The best way to move data


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Data migration checklist

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Before starting any type of data migration, follow these steps to ensure a successful migration:
Determine the classes of storage that will be used in your environment.
Identify which data belongs on which class of storage.
Run an analyzer to determine how many files will be migrated and how long it will take.
How many volumes need to be migrated?
How large are the volumes?
Do they need to be grouped? If so, how many need to be migrated together?
How much time is available to complete the migration?
Is the hardware configured correctly?
Are there sufficient resources available in the server (host-based)?
Verify that the high-availability options in place on the source arrays are also in place on the target arrays.
Is sufficient network bandwidth available?
Has all of the needed software been identified, purchased and licensed?
Does all of the data need to be migrated at once, or can it be staggered?
Monitor and adjust performance and migration rate.
Monitor application performance.
Determine the type of application cutover--is it automatic or manual?
Decide how long to keep old data.
Validate the performance on the new storage.
Recover resources from which data was migrated.
Moving data is a constant struggle for most storage departments. Sluggish applications need to move to faster disks for better performance. Rarely accessed data needs to move in the other direction--to less-expensive ATA disks, CD-ROM or tape. If not handled judiciously, data migrations can cause application outages and server reboots, resulting in 2:00 a.m. work sessions.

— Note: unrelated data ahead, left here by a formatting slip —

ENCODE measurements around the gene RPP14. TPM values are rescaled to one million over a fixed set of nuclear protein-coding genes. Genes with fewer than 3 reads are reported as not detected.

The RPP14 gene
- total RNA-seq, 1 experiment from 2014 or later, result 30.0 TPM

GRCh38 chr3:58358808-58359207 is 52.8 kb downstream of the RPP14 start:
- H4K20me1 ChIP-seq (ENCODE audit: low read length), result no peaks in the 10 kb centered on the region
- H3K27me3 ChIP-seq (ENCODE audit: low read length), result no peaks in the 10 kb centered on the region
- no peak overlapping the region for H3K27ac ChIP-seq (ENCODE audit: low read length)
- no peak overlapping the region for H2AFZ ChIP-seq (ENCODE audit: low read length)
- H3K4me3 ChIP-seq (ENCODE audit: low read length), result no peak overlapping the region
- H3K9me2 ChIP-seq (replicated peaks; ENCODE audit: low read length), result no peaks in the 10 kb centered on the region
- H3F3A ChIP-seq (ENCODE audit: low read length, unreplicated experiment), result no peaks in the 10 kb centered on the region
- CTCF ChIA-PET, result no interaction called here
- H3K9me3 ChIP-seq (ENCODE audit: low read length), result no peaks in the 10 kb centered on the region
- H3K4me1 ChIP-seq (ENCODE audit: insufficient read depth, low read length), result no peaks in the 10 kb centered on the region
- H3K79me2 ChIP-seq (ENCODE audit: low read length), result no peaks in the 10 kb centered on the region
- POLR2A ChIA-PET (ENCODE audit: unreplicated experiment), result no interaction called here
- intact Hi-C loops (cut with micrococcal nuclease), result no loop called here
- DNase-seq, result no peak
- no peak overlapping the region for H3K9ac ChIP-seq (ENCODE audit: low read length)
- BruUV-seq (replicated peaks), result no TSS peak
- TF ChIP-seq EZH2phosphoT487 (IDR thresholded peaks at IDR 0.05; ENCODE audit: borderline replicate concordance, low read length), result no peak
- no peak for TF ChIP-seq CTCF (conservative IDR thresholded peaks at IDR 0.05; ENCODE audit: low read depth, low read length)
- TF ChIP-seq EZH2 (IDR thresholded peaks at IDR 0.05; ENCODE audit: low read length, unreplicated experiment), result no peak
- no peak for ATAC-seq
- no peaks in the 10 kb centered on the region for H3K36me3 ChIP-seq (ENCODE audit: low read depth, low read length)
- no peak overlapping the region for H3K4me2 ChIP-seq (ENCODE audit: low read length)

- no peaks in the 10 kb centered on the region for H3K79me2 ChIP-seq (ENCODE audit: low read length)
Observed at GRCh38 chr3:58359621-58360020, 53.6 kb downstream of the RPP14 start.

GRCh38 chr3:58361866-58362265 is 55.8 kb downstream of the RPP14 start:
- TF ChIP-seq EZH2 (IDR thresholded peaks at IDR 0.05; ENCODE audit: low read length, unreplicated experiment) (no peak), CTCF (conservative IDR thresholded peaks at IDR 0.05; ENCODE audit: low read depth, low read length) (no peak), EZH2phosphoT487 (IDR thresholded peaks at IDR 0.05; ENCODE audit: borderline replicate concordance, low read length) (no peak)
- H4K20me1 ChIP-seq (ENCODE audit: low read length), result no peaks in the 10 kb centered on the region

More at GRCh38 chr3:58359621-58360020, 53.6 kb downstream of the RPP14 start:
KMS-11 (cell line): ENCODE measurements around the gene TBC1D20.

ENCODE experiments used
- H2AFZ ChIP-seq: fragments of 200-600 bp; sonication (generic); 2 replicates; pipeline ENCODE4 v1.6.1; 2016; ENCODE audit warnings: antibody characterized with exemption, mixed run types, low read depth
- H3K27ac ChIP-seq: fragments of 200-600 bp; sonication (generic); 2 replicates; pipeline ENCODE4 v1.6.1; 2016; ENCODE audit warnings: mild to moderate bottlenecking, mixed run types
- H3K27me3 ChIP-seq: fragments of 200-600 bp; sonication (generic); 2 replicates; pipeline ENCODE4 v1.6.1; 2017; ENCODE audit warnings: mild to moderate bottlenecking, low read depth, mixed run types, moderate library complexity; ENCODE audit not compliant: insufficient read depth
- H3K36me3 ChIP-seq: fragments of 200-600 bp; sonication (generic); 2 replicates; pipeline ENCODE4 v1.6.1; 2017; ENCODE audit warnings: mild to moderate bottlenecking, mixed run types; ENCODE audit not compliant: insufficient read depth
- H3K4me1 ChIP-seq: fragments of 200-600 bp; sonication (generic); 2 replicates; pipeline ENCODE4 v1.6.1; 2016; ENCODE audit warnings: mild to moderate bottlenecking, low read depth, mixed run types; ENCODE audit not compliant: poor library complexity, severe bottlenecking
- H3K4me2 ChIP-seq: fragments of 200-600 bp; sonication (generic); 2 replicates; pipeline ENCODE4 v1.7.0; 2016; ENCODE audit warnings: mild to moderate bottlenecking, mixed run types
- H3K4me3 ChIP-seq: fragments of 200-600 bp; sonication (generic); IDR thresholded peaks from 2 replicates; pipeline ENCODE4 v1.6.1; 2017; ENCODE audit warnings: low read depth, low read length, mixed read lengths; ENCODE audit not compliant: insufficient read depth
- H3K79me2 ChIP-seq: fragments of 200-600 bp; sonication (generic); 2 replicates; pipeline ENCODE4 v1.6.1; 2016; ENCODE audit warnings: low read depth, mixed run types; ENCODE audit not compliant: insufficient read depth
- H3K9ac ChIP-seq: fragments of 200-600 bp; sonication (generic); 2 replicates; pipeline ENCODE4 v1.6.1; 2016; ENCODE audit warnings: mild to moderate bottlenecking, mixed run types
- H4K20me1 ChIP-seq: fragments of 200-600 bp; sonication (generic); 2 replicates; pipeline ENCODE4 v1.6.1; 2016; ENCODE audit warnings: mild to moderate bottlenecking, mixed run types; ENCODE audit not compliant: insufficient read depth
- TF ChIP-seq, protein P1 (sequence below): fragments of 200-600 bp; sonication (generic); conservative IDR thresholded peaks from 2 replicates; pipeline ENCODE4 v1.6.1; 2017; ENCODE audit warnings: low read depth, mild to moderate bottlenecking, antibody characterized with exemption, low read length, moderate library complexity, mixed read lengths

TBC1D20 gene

There are many methods at different price points to move data. Some organizations may be able to simply use the move command that comes with every operating system. Others may need standalone utilities and network- and host-based approaches to get data from point A to point B. What's the best way to move data? To determine which method suits your needs, consider the following:

  • Type of application and data
  • Impact on application performance
  • Storage infrastructure
  • Network throughput
  • CPU and memory consumption
  • Affected users
Once you document your storage environment against this list (see "Data migration checklist"), pick a migration tool. Migration utilities operate at the host, network and array level. Each approach comes with its own set of advantages and disadvantages. For example, host-based commands like move should only be used for files not in use. Third-party, host-based utilities like NSI Software's Double-Take can help users measure and forecast the impact, time and I/O wait times of a data migration before moving the file. Without interrupting the application, EMC Corp.'s Symmetrix Optimizer utility automates load balancing and data placement within the array to improve application performance.

While some applications allow outages, many times it's simply not practical to shut down an application to perform the migration. The utility you choose should be able to monitor the application, increase and decrease the speed of the data migration or even stop the data migration if the application becomes exceptionally busy. This will allow server resources such as CPU and memory to be diverted from the data migration utility to the application.

A specialized migration tool isn't necessarily more effective in moving data. Host-based software such as Veritas Software Corp.'s Volume Replicator is often used to avoid vendor lock-in. However, host-based software can be costly and difficult to manage, depending on the number of servers, operating systems and arrays involved.

Array-based utilities such as EMC's Symmetrix Remote Data Facility (SRDF) and IBM's Peer-to-Peer Remote Copy (PPRC) tie users to a specific vendor's hardware, but can be administrated by a smaller, well-trained staff with minimal intervention required at the server level during the migration process.

Click here for a data replication software table (PDF).

This was first published in May 2004

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